Rapist Gartshore ‘killed Moira Anderson’

Alexander Gartshore. Picture: Peter Byrne/Guzelian
Alexander Gartshore. Picture: Peter Byrne/Guzelian
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CHILD rapist Alexander Gartshore killed 11-year-old Moira Anderson more than half a century ago, prosecutors now believe.

But the bus driver, who was the last person to see her alive, never faced justice and died in 2006, taking his secret to his grave.

Moira Anderson. Picture: submitted

Moira Anderson. Picture: submitted

Graeme Pearson MSP, a former assistant chief constable of Strathclyde Police, said it will “always be a regret” to those who worked on the case that he was not brought to trial.

Mr Pearson said: “It will remain a mystery why this man was not a significant suspect at the time of the missing person report and initial suspicion of a murder.

“What value the Crown placed on the earlier taped ‘confession’ [by Gartshore]and other evidence is not known.

“But it will always be a regret to those ­involved that Alexander Gartshore did not face trial during his ­lifetime.”

Moira’s body has never been found. But prosecutors have taken the unprecedented step of outlining what would have been their case against her murderer.

Gartshore was convicted of raping a 17-year-old babysitter in 1957 – the same year schoolgirl Moira went missing.

She had gone out to buy margarine and a birthday card for her mother on 23 February, during a snowstorm.

The local Co-op store had closed because of the bad weather and she had caught a bus to try to complete her

errand, but was never seen again.

Last January, police exhumed a grave belonging to Sinclair Upton, a friend of Gartshore, who died around the time Moira went missing.

Although that search for Moira’s remains proved unsuccessful, the international media attention it created led to new witnesses coming forward.

One of them was a woman who had been a child at the time of Moira’s disappearance, more than five decades ago. She remembered seeing a man dragging a young girl by the arm near a bus terminus in Carnbroe, Coatbridge.

The girl’s description matched Moira and the woman later picked out Gartshore from a selection of photographs as the man she had seen that day.

Another witness came forward at the same time and said she had been with Moira in a park in the summer of 1956. She told how Gartshore exposed himself to them and knew Moira by name, calling her over to him.

However, these were not the first witnesses who had pointed to Gartshore.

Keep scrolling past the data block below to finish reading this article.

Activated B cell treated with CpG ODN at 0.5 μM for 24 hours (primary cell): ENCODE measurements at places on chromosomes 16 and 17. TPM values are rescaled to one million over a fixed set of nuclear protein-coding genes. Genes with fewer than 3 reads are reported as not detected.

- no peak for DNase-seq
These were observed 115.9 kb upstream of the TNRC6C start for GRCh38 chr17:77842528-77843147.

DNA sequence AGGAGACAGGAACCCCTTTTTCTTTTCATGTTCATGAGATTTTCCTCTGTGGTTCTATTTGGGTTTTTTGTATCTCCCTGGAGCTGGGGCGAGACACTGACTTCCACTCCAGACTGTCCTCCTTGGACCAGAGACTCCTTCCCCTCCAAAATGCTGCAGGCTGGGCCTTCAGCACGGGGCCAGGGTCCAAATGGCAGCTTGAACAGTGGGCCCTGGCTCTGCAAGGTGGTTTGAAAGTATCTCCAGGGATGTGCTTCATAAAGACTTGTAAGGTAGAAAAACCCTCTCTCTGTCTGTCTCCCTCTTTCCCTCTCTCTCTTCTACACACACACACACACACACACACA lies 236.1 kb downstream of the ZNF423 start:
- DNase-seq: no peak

In 1999, convicted child abuser James Gallogley, who was dying in prison, named his former friend Gartshore as Moira’s killer.

And even before then, Gartshore’s own daughter, Sandra Brown, had pushed him on the girl’s death in a conversation that was taped and handed to police.

Although he denied being responsible, he admitted to ­driving the bus which picked her up, and knew she had been going to Woolworths to buy a card.

Ms Brown became convinced her father was the killer, and after his death in 2006 she wrote a book, called Where There is Evil, about the disappearance of Moira.

Last year, she said her father was “every bit a paedophile as Jimmy Savile” and admitted she fears there are other unknown victims of his predatory behaviour.

Lord Advocate Frank Mulholland, who revealed the conclusion of the Crown Office’s cold-case unit, said he hoped it would be some comfort to the victim’s relatives.

“This will hopefully bring closure to the family of Moira Anderson who have had to wait more than half a century for ­answers,” he said.

“I would like to pay tribute to the campaigners who refused to allow the memory of Moira Anderson to become


“It is important unsolved homicides are not allowed to become a forgotten file gathering dust on a shelf. The work of the cold case unit will ensure that this does not happen.”

Mr Mulholland added: “Indicting someone for a crime is not the equivalent of finding someone guilty. The trial process is the only place in which guilt or innocence can be determined.

“We are not saying that the suspect is guilty, only that there is sufficient credible and reliable evidence to indict him and there would be a reasonable prospect of conviction had he still been alive. It was only after serious consideration of the circumstances of this case that it was decided to place this information in the public domain.”

Gartshore’s daughter Ms Brown declined to comment yesterday, but the Moira Anderson Foundation (MAF), which she set up in the girl’s memory, said the Crown’s conclusion showed how important its work was.

“This landmark decision by the Scottish Crown Office is welcomed by MAF, and underlines the importance of the work we do providing support for

families dealing with the trauma of child sexual abuse,” the foundation said.

“It is always crucial for children who speak up to be believed and supported. Recent events show how even years later, adults find it hard to break the silence if the offender is a prominent figure or a powerful member of society. It is 14 years since Sandra Brown, our founder, broke the silence by writing Where There is Evil, her bestselling book on Moira’s case.

Proceeds allowed the charity to support almost 250 cases, and it is now is expanding into Glasgow and Edinburgh.”


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